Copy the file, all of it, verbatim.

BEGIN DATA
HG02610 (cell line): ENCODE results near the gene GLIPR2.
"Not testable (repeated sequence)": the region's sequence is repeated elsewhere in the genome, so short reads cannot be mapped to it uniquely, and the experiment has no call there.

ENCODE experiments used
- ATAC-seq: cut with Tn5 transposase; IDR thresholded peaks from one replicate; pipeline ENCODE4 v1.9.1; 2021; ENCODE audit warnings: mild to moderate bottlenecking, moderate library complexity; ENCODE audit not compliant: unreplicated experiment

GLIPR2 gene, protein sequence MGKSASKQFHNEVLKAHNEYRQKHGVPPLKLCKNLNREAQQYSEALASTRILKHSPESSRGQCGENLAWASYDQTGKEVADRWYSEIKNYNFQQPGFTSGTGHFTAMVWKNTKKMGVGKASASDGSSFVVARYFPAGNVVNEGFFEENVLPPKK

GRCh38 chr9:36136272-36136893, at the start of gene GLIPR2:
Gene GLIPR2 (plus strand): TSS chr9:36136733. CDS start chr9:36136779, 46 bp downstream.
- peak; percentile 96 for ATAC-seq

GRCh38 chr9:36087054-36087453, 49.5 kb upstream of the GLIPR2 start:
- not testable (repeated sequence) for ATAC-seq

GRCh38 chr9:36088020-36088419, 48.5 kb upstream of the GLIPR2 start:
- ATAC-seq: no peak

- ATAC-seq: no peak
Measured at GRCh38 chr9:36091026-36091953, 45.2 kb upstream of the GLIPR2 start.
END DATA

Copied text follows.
HG02610 (cell line): ENCODE results near the gene GLIPR2.
"Not testable (repeated sequence)": the region's sequence is repeated elsewhere in the genome, so short reads cannot be mapped to it uniquely, and the experiment has no call there.

ENCODE experiments used
- ATAC-seq: cut with Tn5 transposase; IDR thresholded peaks from one replicate; pipeline ENCODE4 v1.9.1; 2021; ENCODE audit warnings: mild to moderate bottlenecking, moderate library complexity; ENCODE audit not compliant: unreplicated experiment

GLIPR2 gene, protein sequence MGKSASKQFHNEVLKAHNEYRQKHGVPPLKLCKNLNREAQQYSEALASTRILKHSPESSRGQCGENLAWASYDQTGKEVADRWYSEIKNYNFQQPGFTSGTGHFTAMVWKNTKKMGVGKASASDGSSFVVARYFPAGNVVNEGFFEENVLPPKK

GRCh38 chr9:36136272-36136893, at the start of gene GLIPR2:
Gene GLIPR2 (plus strand): TSS chr9:36136733. CDS start chr9:36136779, 46 bp downstream.
- peak; percentile 96 for ATAC-seq

GRCh38 chr9:36087054-36087453, 49.5 kb upstream of the GLIPR2 start:
- not testable (repeated sequence) for ATAC-seq

GRCh38 chr9:36088020-36088419, 48.5 kb upstream of the GLIPR2 start:
- ATAC-seq: no peak

- ATAC-seq: no peak
Measured at GRCh38 chr9:36091026-36091953, 45.2 kb upstream of the GLIPR2 start.